Factors Determining Anger Medicine Success
Achieving a successful outcome using anger management medication may involve the interplay of a number of factors such as:
- Correct diagnosis of the underlying cause. This can be compounded in the case of co-occurring disorders e.g. someone with a personality disorder who abuses recreational drugs.
- Biological makeup of the anger-prone individual.
- The suitability and effectiveness of the medication taken.
- Severity of medicine side effects.
- Appropriate ongoing medication management and progress assessment.
- The support network available to the patient e.g. family support increases the chances of a successful outcome by ensuring encouragement through difficult times.
- Does the patient honestly acknowledge that they have an anger problem and how motivated are they to stop their addiction to it?
Types of Anger Management Medication
All 5 categories of psychiatric medications can produce anti-anger effects and these include the following:
ANTIDEPRESSANTS – Create a calming effect although apathy can result from too high a dose.
SSRIs (Selective Serotonin Re-Uptake Inhibitors) are a common class of drug used in this category e.g. Citalopram (Celexa), Escitalopram (Lexapro), Fluoxetine (Prozac), Paroxetine (Paxil) and Sertraline (Zoloft).
MAOIs (Monoamine Oxidase Inhibitors) e.g. Phenelzine (Nardil) and Tricyclic Antidepressants e.g. Amitriptyline (Elavil) can be used to treat certain anger-related conditions.
ANTIPSYCHOTICS – Help treat psychotic disorders.
Includes 1st and 2nd generation drugs such as Chlorpromazine (Thorazine) or Haloperidol (Haldol) as compared to Aripiprazole (Abilify), Olanzapine (Zyprexa), Paliperidone (Invega), Quetiapine (Seroquel) and Risperidone (Risperdal).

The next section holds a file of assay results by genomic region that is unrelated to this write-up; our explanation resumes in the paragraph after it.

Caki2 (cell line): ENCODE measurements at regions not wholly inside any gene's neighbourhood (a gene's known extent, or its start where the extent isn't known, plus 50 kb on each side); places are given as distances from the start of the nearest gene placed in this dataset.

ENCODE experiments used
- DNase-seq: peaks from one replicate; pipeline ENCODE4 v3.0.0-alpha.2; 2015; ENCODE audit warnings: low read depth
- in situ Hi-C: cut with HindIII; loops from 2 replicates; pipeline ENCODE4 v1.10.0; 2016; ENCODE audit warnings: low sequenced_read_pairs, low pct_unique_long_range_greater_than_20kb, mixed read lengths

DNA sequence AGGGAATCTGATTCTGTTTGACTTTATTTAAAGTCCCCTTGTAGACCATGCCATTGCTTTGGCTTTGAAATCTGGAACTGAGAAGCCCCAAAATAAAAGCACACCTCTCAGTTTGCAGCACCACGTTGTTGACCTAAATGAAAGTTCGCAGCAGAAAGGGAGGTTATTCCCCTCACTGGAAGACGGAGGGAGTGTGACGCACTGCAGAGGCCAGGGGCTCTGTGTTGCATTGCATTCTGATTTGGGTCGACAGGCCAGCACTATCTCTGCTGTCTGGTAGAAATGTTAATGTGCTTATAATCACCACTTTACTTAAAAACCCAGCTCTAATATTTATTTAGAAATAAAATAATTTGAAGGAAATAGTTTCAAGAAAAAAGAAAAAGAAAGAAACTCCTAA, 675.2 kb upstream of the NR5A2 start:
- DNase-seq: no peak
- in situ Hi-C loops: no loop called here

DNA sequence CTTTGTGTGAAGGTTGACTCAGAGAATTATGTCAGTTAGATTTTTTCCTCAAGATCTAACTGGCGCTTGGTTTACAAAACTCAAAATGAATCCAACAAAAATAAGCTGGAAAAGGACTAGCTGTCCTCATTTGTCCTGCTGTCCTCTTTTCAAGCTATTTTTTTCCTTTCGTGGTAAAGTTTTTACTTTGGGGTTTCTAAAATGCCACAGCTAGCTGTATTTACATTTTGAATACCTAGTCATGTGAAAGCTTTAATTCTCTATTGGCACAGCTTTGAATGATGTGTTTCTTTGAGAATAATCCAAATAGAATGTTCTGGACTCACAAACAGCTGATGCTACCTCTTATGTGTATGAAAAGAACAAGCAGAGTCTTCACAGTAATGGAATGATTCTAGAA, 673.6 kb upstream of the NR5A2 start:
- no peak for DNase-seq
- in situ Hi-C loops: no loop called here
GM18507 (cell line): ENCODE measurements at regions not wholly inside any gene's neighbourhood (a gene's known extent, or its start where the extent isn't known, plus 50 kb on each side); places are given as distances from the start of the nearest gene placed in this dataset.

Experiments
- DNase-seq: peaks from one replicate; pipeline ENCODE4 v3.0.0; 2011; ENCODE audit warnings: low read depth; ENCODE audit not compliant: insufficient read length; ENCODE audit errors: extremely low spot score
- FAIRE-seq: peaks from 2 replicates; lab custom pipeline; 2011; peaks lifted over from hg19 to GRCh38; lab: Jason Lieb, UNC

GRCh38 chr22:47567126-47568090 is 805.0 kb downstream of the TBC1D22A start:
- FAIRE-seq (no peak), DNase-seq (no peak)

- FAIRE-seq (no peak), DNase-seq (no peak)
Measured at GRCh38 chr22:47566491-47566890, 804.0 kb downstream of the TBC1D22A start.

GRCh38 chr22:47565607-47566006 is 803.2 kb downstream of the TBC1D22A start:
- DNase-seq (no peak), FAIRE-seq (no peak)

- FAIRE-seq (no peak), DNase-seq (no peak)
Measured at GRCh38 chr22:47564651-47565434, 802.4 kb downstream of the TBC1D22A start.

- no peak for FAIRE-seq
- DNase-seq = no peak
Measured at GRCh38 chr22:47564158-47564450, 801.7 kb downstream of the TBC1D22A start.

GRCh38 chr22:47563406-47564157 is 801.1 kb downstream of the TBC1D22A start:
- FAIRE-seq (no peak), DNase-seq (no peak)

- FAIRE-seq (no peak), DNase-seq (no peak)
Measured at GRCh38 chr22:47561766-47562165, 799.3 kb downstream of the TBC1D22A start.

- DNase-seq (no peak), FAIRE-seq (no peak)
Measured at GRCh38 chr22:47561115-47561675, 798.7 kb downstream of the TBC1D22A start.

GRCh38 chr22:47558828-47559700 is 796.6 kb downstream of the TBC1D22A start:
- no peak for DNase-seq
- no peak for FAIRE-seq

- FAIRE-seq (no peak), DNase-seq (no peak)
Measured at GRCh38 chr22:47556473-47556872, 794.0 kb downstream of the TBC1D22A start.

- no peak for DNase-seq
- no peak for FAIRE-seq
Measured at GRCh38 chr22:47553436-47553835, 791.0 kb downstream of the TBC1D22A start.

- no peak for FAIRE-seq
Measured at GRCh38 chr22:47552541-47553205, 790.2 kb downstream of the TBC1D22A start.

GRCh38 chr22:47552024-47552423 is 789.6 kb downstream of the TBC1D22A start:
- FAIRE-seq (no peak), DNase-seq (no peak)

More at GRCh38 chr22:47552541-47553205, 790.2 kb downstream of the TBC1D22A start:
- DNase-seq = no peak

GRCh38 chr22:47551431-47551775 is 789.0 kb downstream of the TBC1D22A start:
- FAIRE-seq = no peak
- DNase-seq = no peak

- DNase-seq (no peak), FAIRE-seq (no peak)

ANXIOLYTICS – Anti-anxiety medications that have a sedative effect.
Benzodiazepines tend to be addictive; the dosage may need to be increased over time because their effectiveness declines as the body adapts to them e.g. Alprazolam (Xanax), Diazepam (Valium) or Lorazepam (Ativan). However, Clonazepam (Klonopin) appears less prone to this issue.
Non-benzodiazepine sedatives such as Zolpidem (Ambien) are sometime used but as with any medication, side effects can still arise e.g. disturbed sleep patterns.
MOOD STABILIZERS – Help to level out the ‘highs’ and ‘lows’.
Lithium is the classic example of this category of drug although there are many other possibilities e.g. Carbamazepine (Carbatrol), Valproate (Depakote) or Lamotrigine (Lamictal).
STIMULANTS – These may help specific conditions where anger can be an issue e.g. ADHD.
Examples of medication in this category include Dextroamphetamine and Amphetamine (Adderall), Dexmethylphenidate (Focalin) and Methylphenidate (Ritalin). However, the use of stimulants for the majority of anger-related conditions can be detrimental leading to enhanced mood swings, increased volatility and aggressive behavior with the potential of violence.
Be aware that drugs exhibiting anti-anger effects can sometimes be categorized in various ways. For example, Lamotrigine (Lamictal) is an anticonvulsant and mood stabilizer whereas Topiramate (Topamax) is an anticonvulsant and nerve pain medication. Azapirones e.g. Buspirone (BuSpar) or Perospirone (Lullan), are a class of drug that display anxiolytics and antipsychotics characteristics.
Furthermore, good results can sometimes be obtained from medications not necessarily associated with anti-anger treatment but primarily used to treat other conditions. For example, the anger trigger of stress or anxiety affect many people and minimizing these factors may help reduce the risk of an outburst. The use of certain antihistamines e.g. Diphenhydramine (Benadryl), have a calming effect on the body and can help reduce both anxiety and stress. Also, beta blockers e.g. Atenolo (Tenormin) or Propranolol (Inderal), can help reduce anxiety by counteracting the effect of the stress hormone adrenaline.